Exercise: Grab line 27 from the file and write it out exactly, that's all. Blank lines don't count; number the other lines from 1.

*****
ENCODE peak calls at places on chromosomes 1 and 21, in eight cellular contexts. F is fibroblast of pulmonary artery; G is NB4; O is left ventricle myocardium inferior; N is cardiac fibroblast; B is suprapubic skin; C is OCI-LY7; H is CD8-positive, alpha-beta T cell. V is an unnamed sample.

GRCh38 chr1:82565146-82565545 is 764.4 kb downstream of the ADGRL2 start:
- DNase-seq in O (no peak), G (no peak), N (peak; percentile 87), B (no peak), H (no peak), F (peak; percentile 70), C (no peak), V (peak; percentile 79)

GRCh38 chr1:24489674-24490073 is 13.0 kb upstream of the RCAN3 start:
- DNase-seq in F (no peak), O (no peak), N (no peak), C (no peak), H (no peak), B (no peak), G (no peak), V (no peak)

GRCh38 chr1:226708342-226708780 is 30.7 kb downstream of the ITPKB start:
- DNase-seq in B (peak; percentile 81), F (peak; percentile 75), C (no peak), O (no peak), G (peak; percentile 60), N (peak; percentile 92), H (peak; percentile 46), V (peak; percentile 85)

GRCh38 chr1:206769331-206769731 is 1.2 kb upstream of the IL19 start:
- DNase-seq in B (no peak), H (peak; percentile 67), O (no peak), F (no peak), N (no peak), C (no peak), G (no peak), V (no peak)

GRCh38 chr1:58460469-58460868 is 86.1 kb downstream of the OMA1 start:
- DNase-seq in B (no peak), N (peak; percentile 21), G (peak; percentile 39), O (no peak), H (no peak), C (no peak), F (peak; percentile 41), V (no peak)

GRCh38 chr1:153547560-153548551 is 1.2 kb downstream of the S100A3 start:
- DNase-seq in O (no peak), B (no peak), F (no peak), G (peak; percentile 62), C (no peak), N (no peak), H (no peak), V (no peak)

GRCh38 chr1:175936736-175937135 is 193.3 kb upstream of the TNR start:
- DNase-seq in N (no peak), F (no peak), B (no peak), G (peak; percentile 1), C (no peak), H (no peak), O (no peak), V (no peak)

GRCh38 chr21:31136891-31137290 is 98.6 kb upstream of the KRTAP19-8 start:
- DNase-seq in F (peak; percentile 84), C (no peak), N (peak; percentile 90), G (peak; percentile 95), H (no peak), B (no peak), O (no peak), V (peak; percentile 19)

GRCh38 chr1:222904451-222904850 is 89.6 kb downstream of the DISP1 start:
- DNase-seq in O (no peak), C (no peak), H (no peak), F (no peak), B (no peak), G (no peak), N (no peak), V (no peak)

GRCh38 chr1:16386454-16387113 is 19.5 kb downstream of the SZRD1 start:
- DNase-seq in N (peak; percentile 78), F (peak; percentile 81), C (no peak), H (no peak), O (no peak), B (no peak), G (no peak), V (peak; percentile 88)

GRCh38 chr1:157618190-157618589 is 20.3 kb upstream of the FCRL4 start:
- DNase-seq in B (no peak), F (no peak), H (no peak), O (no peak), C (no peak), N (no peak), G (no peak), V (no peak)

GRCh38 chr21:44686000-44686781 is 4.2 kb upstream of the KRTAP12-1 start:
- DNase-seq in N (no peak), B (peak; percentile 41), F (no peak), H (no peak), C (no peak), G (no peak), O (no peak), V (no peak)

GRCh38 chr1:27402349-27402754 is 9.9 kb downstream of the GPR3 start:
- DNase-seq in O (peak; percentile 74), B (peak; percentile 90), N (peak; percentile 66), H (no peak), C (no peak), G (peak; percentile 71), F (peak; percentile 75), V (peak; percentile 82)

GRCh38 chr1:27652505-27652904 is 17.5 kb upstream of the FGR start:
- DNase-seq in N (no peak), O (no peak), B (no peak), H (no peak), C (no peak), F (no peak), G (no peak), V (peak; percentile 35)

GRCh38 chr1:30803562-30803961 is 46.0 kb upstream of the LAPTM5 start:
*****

- DNase-seq in O (peak; percentile 74), B (peak; percentile 90), N (peak; percentile 66), H (no peak), C (no peak), G (peak; percentile 71), F (peak; percentile 75), V (peak; percentile 82)